2022 Global Macro Econ Overview

PREPARED BY: Chris Stanford 

DATE: 4/22/22

TOPIC: Global Macro Overview

The fed’s hawkish outlook created a volatile start to 2022. In the wake of a historic pandemic, equity valuations reached unprecedented levels. A handful of notable banks foresee a recession in the next 12-24 months. Goldman Sachs increased the odds of a recession to 35%. Skeptics have argued that the Federal Reserve is far behind the curve. “The high level of current uncertainty around the war in Europe, slowing growth, high inflation, and tightening financial conditions mean we prefer to be positioned defensively in credit,” said Becky Qin, portfolio manager, and Fidelity analyst.

Presently investors ought to pay close attention to the performance of high-yield bonds. The Fed’s 10-year quantitative easing cycle resulted in significant financial overleverage. The downside of cheap money is that it rewards riskier investment behavior, and people finance deals that would not make sense in a normal interest-rate environment. As a result of the fed’s continued aggressiveness, high-yield spreads widened by more than 125 basis points. This aggressive sell-off in bonds reflects investor fears surrounding the FOMC Committees’ projected dot plot.

The market expectation is that the Federal Reserve will change course and break away from the usual 25 basis point hike. Traders are starting to price in a 90% chance of the Fed raising 75 basis points by May. The fed is of course worried about inflation running rampant beyond 40-year highs. Following the Fed’s first rate hike of the cycle, we briefly saw the yield curve invert. This is one of the major signals of a coming recession.


Over the last decade, China achieved unprecedented levels of GDP growth. Over the past decade, average annual GDP forecasts were always well above 6%. The most recent GDP growth figure came in at 4.8%. Despite the fact that Chinese equity indexes are down more than 20% YTD, analysts believe they are still several years from a major recession. It is important to mention that signs of weakness were already present prior to the recent covid outbreak. The CCP’s decision to reimplement covid lockdowns only further accelerated the corporate bond defaults/downgrades. April 18, real estate service company E-House defaulted on a $298 million bond payment. They also failed to meet a previous deadline to release audited financials.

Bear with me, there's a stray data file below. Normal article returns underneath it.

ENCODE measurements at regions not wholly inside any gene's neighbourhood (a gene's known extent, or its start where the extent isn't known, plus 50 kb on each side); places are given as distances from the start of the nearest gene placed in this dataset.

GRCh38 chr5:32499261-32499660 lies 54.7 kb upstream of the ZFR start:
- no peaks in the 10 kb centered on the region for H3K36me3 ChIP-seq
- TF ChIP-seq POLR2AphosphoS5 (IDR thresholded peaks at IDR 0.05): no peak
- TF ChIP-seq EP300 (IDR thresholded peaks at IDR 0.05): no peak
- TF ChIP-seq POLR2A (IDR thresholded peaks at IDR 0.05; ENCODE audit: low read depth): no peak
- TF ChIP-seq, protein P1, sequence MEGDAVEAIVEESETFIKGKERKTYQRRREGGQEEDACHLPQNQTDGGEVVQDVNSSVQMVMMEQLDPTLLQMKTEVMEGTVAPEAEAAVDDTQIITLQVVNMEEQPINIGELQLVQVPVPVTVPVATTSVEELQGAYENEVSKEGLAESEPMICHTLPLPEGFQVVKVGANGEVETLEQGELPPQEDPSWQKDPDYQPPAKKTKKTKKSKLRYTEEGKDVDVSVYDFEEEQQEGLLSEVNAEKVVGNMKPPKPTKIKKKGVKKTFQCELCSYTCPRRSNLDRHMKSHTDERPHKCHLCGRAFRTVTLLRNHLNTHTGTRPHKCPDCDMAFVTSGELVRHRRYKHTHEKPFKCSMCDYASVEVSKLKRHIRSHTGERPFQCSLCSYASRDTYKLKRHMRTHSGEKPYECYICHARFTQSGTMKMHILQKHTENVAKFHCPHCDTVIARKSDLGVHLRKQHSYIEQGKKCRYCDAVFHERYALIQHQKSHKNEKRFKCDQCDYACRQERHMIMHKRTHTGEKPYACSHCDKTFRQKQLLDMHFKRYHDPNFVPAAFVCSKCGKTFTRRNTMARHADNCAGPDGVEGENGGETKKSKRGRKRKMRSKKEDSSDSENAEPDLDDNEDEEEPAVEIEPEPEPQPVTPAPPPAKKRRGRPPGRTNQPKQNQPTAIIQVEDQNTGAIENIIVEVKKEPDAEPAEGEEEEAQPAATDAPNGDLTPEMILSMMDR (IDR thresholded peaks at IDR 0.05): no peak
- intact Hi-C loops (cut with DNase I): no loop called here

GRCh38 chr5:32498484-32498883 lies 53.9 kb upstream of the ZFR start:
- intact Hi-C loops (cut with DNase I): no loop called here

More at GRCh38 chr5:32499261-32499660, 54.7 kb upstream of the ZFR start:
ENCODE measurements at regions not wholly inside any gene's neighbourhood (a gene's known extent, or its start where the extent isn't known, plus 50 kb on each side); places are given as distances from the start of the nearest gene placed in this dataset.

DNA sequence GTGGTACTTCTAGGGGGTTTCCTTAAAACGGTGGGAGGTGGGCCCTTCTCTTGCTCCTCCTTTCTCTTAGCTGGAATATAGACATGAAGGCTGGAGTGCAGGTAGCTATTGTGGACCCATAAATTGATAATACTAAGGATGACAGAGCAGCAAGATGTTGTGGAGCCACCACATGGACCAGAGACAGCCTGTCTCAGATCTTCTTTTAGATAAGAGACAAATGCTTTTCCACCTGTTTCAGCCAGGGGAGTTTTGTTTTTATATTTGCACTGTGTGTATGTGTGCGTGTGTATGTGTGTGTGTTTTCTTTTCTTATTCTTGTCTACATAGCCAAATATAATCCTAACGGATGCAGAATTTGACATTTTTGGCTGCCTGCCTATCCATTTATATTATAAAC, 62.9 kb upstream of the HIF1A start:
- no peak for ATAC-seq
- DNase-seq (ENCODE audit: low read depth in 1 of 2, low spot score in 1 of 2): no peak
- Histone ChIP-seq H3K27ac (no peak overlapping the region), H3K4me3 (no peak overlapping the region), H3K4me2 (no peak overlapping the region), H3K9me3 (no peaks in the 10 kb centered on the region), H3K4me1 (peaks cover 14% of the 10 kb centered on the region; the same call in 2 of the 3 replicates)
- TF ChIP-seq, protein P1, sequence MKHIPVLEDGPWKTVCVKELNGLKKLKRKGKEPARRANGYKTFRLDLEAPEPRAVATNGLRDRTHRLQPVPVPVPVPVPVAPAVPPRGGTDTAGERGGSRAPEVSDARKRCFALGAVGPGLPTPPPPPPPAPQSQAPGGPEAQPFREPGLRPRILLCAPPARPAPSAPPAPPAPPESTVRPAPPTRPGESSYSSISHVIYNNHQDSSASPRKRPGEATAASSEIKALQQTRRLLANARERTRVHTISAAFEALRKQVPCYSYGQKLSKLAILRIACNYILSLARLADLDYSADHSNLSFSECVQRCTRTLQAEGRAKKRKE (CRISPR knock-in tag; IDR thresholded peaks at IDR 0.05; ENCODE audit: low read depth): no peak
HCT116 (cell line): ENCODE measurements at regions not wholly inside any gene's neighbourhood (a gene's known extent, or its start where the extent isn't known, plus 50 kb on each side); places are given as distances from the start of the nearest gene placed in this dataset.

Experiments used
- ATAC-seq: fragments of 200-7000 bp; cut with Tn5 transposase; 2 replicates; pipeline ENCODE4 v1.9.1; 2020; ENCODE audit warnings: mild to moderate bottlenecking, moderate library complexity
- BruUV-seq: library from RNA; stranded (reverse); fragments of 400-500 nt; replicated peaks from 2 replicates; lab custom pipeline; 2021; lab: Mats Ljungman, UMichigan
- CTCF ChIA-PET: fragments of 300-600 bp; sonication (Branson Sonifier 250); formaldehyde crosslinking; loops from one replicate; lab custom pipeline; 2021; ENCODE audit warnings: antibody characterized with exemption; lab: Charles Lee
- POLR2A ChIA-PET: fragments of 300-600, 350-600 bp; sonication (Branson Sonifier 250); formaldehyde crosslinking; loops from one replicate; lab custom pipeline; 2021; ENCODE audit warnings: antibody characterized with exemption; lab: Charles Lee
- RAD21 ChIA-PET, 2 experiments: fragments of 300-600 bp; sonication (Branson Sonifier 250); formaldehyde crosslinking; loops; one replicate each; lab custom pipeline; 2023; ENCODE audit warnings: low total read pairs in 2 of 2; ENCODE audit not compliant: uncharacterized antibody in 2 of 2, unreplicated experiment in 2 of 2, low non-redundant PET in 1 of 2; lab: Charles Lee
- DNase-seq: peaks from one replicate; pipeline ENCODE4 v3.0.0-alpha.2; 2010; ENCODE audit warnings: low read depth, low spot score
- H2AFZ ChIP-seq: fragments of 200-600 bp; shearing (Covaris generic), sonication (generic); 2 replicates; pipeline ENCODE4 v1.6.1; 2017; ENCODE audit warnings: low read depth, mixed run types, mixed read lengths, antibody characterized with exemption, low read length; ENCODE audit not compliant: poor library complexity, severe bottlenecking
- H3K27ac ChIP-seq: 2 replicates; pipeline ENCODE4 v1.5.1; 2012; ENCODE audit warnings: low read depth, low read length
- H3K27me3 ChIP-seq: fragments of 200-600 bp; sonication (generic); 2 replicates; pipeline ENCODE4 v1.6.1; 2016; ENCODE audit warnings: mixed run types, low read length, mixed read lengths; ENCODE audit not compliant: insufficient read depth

On April 10, Chinese Developer Zhenro defaulted on $500 million worth of debt. As a result of lacking transparency, Fitch withdrew credit ratings on a handful of Chinese corporations. The government is getting serious about fixing its transparency problems. They have chosen to initiate a series of corporate investigations. Chinese brokerage firm Everbright is one of the various companies caught in the crosshairs. Several high-profile executives and board members have departed following the announcement of an investigation into alleged corporate greed. China merchant bank is another company that’s taken a massive hit. They lost $35 Billion in two days after a decision to fire an executive without any public explanation. Investors speculate they are one of the companies potentially under investigation.

Another early recession signal is the sell-off in the Chinese Yuan/USD. This past week has been the worst week for the Yuan since 2015. Several notable economists have projected the Yuan will surpass the dollar in the next decade. The argument is that the Federal Reserve’s continual willingness to resort to Quantitative easing has already created irreplicable damage. The truth is that China is facing a similar outcome with potentially even larger potential catastrophes. Over the last 20 years, China has had this prolific build-up of private sector leverage in shadow banks. The bubble has already started to burst and it appears the problem might be too big to fix at this point. The federal reserve continues signaling an aggressively hawkish rate cycle. Simultaneously China’s central bank is in the process of easing and cutting reserve requirements. This divergence in monetary policy has put a strain on this emerging currency. The CCP has chosen not to defend against a decline in the value of the currency.